- 490 – 2000 airworthy at the Historic Aircraft Restoration Museum in Maryland Heights, Missouri.
- 321 – 3000 airworthy at the Historic Aircraft Restoration Museum in Maryland Heights, Missouri.
- 475 – 4000 airworthy at the Kelch Aviation Museum in Brodhead, Wisconsin.
- 766 – 4000 airworthy at the Cavanaugh Flight Museum in Addison, Texas.
- 850 – 4000 airworthy with the Western Antique Aeroplane & Automobile Museum in Hood River, Oregon.
- 1151 – D4D in storage at the Reynolds-Alberta Museum in Wetaskiwin, Alberta.
- 1365 – 4000 airworthy at the Fantasy of Flight in Polk City, Florida.
- 1379 – D-4000 airworthy at the Owls Head Transportation Museum in Owls Head, Maine.
- 1224 – E-4000 airworthy at the EAA Aviation Museum in Oshkosh, Wisconsin.
Data from Specifications of American Airplanes
- Crew: 1
- Capacity: 2 passengers
- Length: 23 ft 7 in (7.19 m)
- Wingspan: 31 ft 0 in (9.45 m)
- Height: 9 ft 10 in (3.00 m)
- Wing area: 248.0 sq ft (23.04 m2)
- Airfoil: Navy N-9
- Empty weight: 1,772 lb (804 kg)
- Gross weight: 2,870 lb (1,302 kg)
- Fuel capacity: 58 US gal (48 imp gal; 220 L)
- Powerplant: 1 × Wright Whirlwind , 250 hp (190 kW)
- Maximum speed: 155 mph (249 km/h, 135 kn)
- Cruise speed: 132 mph (212 km/h, 115 kn)
- Stall speed: 56 mph (90 km/h, 49 kn)
- Range: 530 mi (850 km, 460 nmi)
- Service ceiling: 18,000 ft (5,500 m)
- Rate of climb: 1,000 ft/min (5.1 m/s)
- Simpson 2007, p. 553
- Phillips, Edward H., book: Travel Air: Wings Over the Prairie, 1982, Wind Canyon Books, ISBN 9780911139174. (revised ed., Flying Books International, 1994, Eagan, MN, ISBN 0-911139-17-6)
- Phillips, Edward H., "An Abridged History of Travel Air," March, 2000, Travel Air Log, as reproduced on the TARA-History page of the Travel Air Restorers Association, retrieved January 28, 2017
- Bissionette, Bruce, The Wichita 4: Cessna, Moellendick, Beech and Stearman, 1999, Aviation Heritage, Destin FL ISBN 0-943691-50-8
- Wilkinson, Stephan, "'Wichita Fokker' Takes Flight," February 28, 2014, Aviation History, as posted on HistoryNet.com retrieved January 7, 2017.
- Cooper, Ann Lewis and Sharon Rajnus, Stars of the Sky, Legends All,, 2008, Zenith Imprint, ISBN 9781610607520, retrieved January 28, 2017
- "1929 Travel Air 4000," exhibit notes, Fantasy of Flight Museum, retrieved January 28, 2017
- Hagedorn, Dan and Antonio L. Sapienza, Aircraft of the Chaco War 1928-1935, Schiffer Publishing, Ltd., Atglen, Pa., 1997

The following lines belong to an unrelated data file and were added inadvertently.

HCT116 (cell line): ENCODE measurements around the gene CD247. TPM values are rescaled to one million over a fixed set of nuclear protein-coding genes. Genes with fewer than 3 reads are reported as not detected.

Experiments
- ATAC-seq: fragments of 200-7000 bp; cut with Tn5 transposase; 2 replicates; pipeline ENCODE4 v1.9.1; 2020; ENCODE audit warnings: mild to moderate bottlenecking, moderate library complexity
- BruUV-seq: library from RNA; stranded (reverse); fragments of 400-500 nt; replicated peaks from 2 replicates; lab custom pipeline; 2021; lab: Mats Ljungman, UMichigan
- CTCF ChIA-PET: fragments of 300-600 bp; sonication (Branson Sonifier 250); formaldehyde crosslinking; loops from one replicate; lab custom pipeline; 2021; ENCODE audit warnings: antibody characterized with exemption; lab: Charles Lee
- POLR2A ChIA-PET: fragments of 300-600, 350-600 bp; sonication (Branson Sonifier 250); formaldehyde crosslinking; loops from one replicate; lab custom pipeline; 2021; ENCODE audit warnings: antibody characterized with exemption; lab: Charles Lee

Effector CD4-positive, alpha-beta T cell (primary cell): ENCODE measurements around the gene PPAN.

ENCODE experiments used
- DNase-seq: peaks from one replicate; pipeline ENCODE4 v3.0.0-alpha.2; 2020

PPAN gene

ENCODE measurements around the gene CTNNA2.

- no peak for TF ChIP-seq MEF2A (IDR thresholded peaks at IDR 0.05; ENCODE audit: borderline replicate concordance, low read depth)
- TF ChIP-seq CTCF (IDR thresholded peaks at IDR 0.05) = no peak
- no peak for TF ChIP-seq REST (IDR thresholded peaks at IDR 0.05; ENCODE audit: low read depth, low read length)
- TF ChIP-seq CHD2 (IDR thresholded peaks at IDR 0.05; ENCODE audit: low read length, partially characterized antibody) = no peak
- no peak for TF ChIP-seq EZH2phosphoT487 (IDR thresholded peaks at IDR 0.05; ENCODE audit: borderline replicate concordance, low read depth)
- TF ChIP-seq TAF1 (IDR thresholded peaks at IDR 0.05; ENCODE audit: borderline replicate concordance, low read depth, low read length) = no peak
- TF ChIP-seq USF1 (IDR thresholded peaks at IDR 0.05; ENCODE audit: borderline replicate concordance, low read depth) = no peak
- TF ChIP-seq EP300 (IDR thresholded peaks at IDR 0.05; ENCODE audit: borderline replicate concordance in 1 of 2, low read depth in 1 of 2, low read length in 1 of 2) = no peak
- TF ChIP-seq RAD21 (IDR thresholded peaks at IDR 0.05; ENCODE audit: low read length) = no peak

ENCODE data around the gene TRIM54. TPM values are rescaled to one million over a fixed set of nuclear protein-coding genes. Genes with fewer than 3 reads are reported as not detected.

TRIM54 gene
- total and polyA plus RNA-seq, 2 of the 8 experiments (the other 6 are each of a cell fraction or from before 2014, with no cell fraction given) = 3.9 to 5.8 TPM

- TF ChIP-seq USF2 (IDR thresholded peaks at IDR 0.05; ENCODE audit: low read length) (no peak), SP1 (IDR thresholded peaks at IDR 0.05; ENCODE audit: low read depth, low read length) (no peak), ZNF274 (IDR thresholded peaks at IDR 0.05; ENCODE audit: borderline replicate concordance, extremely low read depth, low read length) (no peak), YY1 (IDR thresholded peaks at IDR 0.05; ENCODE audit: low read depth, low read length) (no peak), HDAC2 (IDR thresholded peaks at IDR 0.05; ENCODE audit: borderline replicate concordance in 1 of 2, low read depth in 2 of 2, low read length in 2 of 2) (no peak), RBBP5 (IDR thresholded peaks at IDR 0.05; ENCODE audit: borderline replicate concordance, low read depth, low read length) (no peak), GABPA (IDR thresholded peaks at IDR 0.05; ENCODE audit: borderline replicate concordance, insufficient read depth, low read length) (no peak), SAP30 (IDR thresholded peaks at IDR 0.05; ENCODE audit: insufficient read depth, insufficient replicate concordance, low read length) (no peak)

- "World's First Steam Driven Airplane" Popular Science, July 1933, detailed article with drawings
- George & William Besler (April 29, 2011). The Besler Steam Plane (YouTube). Bomberguy.
- Where have all the Dobles gone, The Steam Automobile, Vol 7 No 1, Spring 1965, page 23
- Simpson 2001, p. 553
- "Book Review: Aircraft of the Chaco War 1928-1935 (Dan Hagedorn and Antonio L. Sapienza)," August 11, 2001, Aviation History Magazine in HistoryNet.com, retrieved January 28, 2017
- Colangelo, Anthony J., "Constitutional Limits on Extraterritorial Jurisdiction: Terrorism and the Intersection of National and International Law," Harvard International Law Journal, Volume 48, Number 1, Winter 2007, retrieved January 28, 2017
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Phillips_abridged_travel_air_historywas invoked but never defined (see the help page).
- "The Travel Air 4000 – a Working Ag Plane," May 19, 2014, The Heidrick Ag Museum, retrieved January 28, 2017
- "Travel Air 4000 1928-1936," in "Aircraft By Type," Delta Museum, retrieved January 28, 2017
- "What's New," page, Travel Air Restorers Association website, retrieved January 28, 2017
- Harris, Richard, "Early Movies" Archived 2017-02-03 at the Wayback Machine sub-section, "Motion Pictures" section, Wichita Aircraft in TV, Video & Film, website of The Wichita Aviation Centennial. retrieved Janualry 28, 2017
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- Hagedorn 1992, p. 72.
- "HISTORIC AIRCRAFT" (PDF). Virginia Aviation Museum. Archived from the original (PDF) on 12 May 2016. Retrieved 4 June 2018.
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- "Travel Air D4D". Smithsonian National Air and Space Museum. Smithsonian Institution. 2016-03-18. Retrieved 4 June 2018.
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- "Aircraft". Cavanaugh Flight Museum. Retrieved 6 June 2018.
- "FAA REGISTRY [N6425]". Federal Aviation Administration. U.S. Department of Transportation. Retrieved 6 June 2018.
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- "1930 Curtiss-Wright Travel Air D-4000 Speedwing (Restoration)". Owls Head Transportation Museum. Owls Head Transportation Museum. Retrieved 4 June 2018.
- "FAA REGISTRY [N477N]". Federal Aviation Administration. U.S. Department of Transportation. Retrieved 4 June 2018.
- Stadler, Fred. "1929 Travel Air E-4000 - NC648H". EAA. EAA. Retrieved 4 June 2018.
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- Aviation March 1936, pp. 82–83.
- Lednicer, David. "The Incomplete Guide to Airfoil Usage". m-selig.ae.illinois.edu. Retrieved 16 April 2019.
- Phillips, Edward H., (1982, 1994) Travel Air: Wings Over the Prairie, 1982, Wind Canyon Books, ISBN 9780911139174. (revised ed., Flying Books International, 1994, Eagan, MN, ISBN 0-911139-17-6) (the principal reference on Travel Air)
- Bowers, Peter M. (1979). Curtiss Aircraft 1907–1947. London: Putnam. ISBN 0-370-10029-8.
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- NASM website
- AirVenture Museum website
- Virginia Aviation Museum website
Media related to Travel Air 2000 at Wikimedia Commons